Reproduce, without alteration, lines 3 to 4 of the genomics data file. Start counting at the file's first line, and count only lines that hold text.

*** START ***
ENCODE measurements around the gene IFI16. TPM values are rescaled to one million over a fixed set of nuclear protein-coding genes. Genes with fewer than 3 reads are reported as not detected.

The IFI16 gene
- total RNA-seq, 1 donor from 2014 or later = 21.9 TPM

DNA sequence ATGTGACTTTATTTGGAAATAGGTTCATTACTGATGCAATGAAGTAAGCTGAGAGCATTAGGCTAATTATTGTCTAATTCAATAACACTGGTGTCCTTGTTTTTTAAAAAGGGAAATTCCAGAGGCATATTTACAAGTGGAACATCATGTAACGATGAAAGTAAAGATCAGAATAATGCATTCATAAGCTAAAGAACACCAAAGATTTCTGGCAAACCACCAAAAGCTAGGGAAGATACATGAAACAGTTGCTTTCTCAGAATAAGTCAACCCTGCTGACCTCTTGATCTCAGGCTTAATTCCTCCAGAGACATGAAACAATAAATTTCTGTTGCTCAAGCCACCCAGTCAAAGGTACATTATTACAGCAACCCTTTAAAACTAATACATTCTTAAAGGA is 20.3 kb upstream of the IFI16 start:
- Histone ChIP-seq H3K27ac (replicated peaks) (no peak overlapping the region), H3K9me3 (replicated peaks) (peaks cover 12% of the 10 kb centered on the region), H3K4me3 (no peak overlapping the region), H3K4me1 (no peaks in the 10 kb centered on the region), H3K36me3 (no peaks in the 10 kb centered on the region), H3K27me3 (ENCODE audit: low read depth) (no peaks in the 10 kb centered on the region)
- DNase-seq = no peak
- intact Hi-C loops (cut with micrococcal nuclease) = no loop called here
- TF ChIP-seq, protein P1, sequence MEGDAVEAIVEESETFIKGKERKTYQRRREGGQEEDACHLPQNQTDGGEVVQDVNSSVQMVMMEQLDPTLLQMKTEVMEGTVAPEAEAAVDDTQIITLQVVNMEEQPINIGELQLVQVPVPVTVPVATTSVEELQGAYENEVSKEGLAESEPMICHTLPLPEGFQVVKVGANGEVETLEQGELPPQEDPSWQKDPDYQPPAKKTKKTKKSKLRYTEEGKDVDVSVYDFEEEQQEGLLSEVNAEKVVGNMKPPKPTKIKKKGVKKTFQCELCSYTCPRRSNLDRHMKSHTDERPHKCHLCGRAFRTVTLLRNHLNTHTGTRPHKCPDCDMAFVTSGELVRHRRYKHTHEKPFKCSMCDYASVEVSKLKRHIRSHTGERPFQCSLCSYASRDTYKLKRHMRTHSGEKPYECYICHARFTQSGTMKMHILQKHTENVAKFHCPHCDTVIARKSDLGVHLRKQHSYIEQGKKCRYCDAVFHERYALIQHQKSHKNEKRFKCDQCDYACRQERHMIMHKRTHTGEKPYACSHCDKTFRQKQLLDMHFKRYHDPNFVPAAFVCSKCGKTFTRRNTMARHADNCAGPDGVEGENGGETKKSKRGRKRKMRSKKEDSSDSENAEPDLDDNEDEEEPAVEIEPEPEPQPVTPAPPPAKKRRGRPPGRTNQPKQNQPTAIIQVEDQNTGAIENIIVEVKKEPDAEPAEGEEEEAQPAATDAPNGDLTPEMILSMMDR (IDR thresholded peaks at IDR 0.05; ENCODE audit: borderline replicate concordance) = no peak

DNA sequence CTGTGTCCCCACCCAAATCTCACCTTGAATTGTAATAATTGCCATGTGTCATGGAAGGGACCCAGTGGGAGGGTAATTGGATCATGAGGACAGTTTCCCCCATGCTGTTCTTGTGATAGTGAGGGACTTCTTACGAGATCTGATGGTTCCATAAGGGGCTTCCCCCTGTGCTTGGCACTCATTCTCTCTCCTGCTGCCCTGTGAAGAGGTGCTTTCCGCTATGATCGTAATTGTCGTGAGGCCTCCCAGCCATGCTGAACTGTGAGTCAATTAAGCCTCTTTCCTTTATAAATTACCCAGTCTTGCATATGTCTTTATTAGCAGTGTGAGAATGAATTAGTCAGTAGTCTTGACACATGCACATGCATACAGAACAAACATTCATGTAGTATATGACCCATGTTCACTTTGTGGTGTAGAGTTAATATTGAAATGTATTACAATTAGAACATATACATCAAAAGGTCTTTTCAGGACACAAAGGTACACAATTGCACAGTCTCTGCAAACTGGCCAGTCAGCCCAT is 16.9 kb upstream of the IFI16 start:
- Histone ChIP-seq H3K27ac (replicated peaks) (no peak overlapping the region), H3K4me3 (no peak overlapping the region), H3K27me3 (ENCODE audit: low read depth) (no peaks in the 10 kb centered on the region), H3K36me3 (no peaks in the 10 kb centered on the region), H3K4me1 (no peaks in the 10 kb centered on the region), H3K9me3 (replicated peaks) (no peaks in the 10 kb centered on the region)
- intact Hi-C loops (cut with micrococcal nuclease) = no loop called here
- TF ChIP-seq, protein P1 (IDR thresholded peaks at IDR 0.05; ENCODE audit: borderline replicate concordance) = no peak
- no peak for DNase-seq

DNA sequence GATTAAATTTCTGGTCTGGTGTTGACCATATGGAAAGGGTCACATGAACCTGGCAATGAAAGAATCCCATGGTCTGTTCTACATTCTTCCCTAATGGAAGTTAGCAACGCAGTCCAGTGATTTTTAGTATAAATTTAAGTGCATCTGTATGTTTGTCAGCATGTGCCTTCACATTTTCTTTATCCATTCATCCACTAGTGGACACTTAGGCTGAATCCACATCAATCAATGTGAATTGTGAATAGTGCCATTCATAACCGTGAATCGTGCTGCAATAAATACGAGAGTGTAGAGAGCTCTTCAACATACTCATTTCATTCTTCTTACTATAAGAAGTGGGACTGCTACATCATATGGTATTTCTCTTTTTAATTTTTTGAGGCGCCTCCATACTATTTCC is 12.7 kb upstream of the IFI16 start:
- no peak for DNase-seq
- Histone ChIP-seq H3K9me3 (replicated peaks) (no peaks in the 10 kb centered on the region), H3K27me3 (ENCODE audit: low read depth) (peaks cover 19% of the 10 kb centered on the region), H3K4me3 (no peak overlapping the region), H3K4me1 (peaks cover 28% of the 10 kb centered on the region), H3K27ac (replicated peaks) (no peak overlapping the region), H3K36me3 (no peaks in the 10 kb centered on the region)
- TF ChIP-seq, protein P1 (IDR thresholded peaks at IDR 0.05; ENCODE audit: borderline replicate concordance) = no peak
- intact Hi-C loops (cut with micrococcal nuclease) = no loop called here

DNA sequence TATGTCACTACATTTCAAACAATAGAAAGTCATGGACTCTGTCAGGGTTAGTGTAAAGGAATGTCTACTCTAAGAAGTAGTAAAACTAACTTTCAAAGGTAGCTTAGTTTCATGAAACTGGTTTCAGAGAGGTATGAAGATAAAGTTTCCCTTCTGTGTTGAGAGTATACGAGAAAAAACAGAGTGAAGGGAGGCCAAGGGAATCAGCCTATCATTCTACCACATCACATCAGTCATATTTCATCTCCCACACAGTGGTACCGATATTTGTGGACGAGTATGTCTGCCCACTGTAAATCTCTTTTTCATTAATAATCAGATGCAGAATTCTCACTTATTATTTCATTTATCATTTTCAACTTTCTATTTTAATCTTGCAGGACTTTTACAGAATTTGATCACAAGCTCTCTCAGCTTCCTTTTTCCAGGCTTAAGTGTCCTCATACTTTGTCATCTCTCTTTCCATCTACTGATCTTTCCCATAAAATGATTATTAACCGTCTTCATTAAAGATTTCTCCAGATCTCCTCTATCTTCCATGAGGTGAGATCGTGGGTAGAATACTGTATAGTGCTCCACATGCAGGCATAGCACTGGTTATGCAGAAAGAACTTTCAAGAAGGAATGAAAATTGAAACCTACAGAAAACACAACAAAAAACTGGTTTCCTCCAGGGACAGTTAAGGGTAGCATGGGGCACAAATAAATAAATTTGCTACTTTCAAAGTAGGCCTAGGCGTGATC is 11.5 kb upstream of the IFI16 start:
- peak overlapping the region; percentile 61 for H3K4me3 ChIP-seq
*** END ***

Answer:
- total RNA-seq, 1 donor from 2014 or later = 21.9 TPM

DNA sequence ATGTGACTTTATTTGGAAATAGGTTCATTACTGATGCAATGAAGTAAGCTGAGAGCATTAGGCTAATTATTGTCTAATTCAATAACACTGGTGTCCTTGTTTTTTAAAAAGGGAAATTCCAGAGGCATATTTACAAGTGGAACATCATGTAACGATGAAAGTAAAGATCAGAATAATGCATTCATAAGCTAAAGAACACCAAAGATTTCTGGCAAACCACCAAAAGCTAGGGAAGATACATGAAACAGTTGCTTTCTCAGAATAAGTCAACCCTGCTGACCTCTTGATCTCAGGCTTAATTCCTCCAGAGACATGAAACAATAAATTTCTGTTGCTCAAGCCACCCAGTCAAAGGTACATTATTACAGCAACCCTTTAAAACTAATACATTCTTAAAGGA is 20.3 kb upstream of the IFI16 start: